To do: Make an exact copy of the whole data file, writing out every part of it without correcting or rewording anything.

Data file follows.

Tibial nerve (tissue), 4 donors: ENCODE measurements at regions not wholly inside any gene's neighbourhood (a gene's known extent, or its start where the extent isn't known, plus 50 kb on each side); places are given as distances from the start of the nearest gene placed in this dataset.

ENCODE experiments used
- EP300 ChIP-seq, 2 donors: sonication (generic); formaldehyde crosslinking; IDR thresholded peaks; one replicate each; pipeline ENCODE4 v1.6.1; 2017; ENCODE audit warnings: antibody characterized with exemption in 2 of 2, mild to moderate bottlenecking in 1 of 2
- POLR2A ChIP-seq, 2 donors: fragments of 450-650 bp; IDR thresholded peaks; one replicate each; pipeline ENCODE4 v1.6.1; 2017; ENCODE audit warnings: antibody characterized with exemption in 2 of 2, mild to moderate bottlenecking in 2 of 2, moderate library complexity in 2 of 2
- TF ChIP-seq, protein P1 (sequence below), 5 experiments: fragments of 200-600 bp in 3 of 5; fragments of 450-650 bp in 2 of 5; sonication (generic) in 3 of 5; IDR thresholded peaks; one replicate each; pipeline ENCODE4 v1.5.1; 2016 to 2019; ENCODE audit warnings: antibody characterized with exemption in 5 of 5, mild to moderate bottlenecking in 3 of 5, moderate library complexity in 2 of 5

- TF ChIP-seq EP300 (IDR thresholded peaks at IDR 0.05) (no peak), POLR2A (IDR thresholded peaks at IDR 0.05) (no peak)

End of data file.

Tibial nerve (tissue), 4 donors: ENCODE measurements at regions not wholly inside any gene's neighbourhood (a gene's known extent, or its start where the extent isn't known, plus 50 kb on each side); places are given as distances from the start of the nearest gene placed in this dataset.

ENCODE experiments used
- EP300 ChIP-seq, 2 donors: sonication (generic); formaldehyde crosslinking; IDR thresholded peaks; one replicate each; pipeline ENCODE4 v1.6.1; 2017; ENCODE audit warnings: antibody characterized with exemption in 2 of 2, mild to moderate bottlenecking in 1 of 2
- POLR2A ChIP-seq, 2 donors: fragments of 450-650 bp; IDR thresholded peaks; one replicate each; pipeline ENCODE4 v1.6.1; 2017; ENCODE audit warnings: antibody characterized with exemption in 2 of 2, mild to moderate bottlenecking in 2 of 2, moderate library complexity in 2 of 2
- TF ChIP-seq, protein P1 (sequence below), 5 experiments: fragments of 200-600 bp in 3 of 5; fragments of 450-650 bp in 2 of 5; sonication (generic) in 3 of 5; IDR thresholded peaks; one replicate each; pipeline ENCODE4 v1.5.1; 2016 to 2019; ENCODE audit warnings: antibody characterized with exemption in 5 of 5, mild to moderate bottlenecking in 3 of 5, moderate library complexity in 2 of 5

- TF ChIP-seq EP300 (IDR thresholded peaks at IDR 0.05) (no peak), POLR2A (IDR thresholded peaks at IDR 0.05) (no peak)